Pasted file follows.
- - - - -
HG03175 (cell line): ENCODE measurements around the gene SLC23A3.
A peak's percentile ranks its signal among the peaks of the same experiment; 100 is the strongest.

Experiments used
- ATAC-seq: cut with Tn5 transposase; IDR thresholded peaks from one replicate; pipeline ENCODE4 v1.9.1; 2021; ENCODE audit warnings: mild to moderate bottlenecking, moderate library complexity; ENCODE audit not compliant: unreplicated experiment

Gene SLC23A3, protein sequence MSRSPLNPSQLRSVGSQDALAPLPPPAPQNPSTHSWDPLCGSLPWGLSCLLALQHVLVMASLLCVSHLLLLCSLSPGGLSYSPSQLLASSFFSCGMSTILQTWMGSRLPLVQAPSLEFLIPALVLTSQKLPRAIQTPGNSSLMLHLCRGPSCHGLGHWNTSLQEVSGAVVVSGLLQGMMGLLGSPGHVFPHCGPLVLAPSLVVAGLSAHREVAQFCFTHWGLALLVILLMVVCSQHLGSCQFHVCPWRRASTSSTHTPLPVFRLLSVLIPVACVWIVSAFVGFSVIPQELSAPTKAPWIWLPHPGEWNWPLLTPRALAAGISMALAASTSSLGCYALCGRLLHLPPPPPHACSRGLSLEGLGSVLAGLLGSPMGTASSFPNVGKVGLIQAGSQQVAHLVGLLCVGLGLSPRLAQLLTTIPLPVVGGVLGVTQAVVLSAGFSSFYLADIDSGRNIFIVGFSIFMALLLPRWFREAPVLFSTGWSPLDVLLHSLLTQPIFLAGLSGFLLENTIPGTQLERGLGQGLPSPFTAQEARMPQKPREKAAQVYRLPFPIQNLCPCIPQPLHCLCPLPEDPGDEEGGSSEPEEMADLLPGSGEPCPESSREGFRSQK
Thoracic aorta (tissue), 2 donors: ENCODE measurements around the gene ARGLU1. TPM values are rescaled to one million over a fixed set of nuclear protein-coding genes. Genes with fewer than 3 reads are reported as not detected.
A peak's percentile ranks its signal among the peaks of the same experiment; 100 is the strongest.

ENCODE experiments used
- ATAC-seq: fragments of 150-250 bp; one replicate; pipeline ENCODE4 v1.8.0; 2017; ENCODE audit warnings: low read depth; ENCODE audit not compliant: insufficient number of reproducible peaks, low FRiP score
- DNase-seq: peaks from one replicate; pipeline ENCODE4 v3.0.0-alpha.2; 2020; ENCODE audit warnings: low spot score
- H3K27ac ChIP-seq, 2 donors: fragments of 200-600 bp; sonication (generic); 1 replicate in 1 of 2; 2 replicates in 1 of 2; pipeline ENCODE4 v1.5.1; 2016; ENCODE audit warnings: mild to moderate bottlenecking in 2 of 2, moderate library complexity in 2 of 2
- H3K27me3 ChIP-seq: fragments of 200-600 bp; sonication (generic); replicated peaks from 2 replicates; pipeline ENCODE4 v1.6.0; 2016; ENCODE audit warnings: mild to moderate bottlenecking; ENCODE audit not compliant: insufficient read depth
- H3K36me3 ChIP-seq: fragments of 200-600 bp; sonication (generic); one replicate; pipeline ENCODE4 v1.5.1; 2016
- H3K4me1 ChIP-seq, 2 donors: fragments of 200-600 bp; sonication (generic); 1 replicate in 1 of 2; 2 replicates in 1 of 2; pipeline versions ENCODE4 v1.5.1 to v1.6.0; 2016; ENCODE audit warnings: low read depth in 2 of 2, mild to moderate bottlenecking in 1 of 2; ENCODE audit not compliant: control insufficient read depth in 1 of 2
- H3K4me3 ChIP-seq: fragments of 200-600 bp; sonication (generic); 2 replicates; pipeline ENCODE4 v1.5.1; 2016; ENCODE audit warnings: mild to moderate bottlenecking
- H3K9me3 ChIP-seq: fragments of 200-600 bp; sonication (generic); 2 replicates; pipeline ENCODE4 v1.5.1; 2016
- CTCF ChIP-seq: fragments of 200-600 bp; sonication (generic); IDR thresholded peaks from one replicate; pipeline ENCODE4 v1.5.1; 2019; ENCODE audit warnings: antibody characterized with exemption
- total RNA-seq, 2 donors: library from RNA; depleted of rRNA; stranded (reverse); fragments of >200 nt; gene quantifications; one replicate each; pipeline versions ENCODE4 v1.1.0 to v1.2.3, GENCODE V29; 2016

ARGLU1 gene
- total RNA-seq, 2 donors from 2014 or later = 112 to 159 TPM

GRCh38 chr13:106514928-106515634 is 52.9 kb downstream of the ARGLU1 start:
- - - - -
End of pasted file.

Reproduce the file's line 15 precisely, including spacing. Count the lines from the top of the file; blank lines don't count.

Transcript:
- H3K4me3 ChIP-seq: fragments of 200-600 bp; sonication (generic); 2 replicates; pipeline ENCODE4 v1.5.1; 2016; ENCODE audit warnings: mild to moderate bottlenecking